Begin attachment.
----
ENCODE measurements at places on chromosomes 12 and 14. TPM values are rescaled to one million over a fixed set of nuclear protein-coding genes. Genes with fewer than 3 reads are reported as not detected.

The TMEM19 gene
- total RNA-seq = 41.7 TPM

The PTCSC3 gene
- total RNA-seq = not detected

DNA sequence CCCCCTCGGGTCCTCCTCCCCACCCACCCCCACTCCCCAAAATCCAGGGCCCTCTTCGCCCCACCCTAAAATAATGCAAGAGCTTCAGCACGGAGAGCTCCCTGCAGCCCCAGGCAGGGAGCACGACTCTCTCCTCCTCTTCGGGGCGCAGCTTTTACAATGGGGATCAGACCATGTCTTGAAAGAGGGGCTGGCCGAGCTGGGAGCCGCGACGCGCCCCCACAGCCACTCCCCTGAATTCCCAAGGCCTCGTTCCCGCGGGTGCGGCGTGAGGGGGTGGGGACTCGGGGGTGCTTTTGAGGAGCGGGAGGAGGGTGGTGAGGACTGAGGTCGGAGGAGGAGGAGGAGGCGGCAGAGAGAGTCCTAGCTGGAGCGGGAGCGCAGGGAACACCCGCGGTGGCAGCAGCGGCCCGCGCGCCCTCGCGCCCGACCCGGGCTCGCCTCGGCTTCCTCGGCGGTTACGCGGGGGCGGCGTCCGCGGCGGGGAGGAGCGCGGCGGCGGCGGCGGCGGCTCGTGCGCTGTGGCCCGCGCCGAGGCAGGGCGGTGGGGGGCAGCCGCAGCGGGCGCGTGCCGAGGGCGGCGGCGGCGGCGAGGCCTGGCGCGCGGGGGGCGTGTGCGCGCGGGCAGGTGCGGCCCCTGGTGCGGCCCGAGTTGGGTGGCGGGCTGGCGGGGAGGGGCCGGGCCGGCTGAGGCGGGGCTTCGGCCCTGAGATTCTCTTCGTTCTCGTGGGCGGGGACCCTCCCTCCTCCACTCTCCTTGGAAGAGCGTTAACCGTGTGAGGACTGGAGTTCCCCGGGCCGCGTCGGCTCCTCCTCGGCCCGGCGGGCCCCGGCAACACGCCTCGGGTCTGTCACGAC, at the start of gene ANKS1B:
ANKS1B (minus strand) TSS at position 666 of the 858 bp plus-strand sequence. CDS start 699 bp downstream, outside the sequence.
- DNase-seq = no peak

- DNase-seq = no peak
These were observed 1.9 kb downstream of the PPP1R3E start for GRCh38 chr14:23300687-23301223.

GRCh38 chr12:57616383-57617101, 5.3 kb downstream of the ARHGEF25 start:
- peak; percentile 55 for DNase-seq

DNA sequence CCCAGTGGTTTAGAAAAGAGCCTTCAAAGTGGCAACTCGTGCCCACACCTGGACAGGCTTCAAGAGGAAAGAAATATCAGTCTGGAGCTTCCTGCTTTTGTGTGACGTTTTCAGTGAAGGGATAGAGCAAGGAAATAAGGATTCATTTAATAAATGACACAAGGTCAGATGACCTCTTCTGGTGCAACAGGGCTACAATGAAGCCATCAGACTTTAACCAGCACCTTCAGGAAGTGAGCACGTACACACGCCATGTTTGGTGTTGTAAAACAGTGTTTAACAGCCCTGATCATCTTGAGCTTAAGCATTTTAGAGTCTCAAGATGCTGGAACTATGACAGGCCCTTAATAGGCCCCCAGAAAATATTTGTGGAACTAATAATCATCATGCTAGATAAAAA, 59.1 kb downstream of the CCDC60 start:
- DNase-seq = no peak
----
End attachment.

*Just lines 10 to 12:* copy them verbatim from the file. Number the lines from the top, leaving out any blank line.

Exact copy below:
These were observed 1.9 kb downstream of the PPP1R3E start for GRCh38 chr14:23300687-23301223.

GRCh38 chr12:57616383-57617101, 5.3 kb downstream of the ARHGEF25 start:
- peak; percentile 55 for DNase-seq